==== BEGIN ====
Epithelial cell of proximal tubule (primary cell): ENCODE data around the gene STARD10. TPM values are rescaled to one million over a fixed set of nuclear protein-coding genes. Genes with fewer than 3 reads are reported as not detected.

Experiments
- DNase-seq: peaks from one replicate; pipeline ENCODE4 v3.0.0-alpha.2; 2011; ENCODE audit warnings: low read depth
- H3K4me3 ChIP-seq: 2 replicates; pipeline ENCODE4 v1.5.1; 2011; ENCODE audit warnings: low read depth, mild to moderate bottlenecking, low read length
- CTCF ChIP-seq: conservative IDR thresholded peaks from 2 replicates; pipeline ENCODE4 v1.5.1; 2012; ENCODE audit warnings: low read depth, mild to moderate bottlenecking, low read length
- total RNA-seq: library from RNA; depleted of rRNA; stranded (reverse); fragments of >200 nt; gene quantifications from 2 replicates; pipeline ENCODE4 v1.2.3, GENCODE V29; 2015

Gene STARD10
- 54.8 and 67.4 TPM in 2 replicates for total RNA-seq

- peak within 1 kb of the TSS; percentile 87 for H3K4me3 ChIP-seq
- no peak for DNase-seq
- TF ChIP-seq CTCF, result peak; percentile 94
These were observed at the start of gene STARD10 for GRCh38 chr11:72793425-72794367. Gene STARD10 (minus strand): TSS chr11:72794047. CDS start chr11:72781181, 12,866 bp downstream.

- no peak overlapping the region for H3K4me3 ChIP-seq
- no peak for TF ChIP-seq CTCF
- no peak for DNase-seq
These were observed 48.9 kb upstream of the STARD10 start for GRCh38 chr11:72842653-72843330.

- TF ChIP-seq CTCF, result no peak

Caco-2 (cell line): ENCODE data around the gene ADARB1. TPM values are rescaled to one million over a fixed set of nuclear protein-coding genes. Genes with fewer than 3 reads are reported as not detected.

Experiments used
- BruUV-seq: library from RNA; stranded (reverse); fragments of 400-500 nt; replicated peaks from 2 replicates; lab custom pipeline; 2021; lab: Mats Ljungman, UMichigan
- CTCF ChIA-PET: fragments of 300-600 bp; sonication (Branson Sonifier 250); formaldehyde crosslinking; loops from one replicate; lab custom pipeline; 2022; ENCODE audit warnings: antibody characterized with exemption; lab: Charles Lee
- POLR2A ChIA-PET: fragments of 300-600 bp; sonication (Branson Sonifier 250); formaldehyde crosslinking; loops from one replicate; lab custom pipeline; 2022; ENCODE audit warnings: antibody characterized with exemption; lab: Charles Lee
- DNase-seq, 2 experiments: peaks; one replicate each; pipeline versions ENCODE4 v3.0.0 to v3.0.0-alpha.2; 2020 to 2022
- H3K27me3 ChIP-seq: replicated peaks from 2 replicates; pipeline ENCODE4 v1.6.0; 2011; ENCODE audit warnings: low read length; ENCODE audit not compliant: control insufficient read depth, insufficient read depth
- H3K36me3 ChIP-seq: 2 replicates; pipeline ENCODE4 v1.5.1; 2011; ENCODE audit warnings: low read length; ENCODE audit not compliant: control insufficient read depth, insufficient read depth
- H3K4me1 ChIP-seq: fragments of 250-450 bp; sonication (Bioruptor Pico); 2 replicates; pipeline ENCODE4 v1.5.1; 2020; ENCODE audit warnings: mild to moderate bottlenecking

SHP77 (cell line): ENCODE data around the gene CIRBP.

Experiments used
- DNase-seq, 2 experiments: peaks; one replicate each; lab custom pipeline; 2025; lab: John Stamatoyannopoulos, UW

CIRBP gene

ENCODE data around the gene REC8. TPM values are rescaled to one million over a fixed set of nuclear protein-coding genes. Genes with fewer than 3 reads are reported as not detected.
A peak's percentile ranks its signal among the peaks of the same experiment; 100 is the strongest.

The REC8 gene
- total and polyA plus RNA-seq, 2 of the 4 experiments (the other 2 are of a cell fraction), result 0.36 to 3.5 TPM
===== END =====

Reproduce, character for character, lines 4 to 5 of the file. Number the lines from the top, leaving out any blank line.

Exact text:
- H3K4me3 ChIP-seq: 2 replicates; pipeline ENCODE4 v1.5.1; 2011; ENCODE audit warnings: low read depth, mild to moderate bottlenecking, low read length
- CTCF ChIP-seq: conservative IDR thresholded peaks from 2 replicates; pipeline ENCODE4 v1.5.1; 2012; ENCODE audit warnings: low read depth, mild to moderate bottlenecking, low read length